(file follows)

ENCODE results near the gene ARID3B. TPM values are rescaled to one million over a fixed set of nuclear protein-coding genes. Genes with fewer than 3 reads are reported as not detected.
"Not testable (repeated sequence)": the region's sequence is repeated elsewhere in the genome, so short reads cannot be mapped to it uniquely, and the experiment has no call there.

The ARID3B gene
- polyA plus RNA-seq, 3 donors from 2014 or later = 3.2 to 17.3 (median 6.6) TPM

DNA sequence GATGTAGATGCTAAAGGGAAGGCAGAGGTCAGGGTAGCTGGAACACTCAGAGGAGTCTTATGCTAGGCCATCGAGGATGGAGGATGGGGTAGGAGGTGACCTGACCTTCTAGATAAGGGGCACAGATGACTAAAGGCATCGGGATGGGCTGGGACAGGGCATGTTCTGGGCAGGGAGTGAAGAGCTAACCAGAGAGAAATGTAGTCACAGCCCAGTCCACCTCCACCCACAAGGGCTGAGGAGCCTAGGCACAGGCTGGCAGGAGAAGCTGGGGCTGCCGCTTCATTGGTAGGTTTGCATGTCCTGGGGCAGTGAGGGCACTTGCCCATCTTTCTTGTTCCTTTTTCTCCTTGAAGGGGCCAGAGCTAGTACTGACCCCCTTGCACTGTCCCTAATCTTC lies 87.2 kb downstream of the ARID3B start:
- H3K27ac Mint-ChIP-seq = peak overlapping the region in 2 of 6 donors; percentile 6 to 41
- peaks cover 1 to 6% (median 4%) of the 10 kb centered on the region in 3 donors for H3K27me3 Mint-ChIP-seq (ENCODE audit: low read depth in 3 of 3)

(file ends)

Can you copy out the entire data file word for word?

ENCODE results near the gene ARID3B. TPM values are rescaled to one million over a fixed set of nuclear protein-coding genes. Genes with fewer than 3 reads are reported as not detected.
"Not testable (repeated sequence)": the region's sequence is repeated elsewhere in the genome, so short reads cannot be mapped to it uniquely, and the experiment has no call there.

The ARID3B gene
- polyA plus RNA-seq, 3 donors from 2014 or later = 3.2 to 17.3 (median 6.6) TPM

DNA sequence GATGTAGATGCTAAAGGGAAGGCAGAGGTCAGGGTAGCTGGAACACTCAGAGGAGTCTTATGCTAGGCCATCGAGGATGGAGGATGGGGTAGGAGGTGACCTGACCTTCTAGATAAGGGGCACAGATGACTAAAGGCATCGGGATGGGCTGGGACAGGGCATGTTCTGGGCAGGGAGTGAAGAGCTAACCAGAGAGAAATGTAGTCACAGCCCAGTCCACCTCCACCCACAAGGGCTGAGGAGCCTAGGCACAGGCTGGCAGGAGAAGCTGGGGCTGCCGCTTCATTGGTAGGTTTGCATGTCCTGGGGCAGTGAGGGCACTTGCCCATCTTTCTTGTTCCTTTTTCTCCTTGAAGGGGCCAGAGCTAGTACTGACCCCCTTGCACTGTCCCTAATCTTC lies 87.2 kb downstream of the ARID3B start:
- H3K27ac Mint-ChIP-seq = peak overlapping the region in 2 of 6 donors; percentile 6 to 41
- peaks cover 1 to 6% (median 4%) of the 10 kb centered on the region in 3 donors for H3K27me3 Mint-ChIP-seq (ENCODE audit: low read depth in 3 of 3)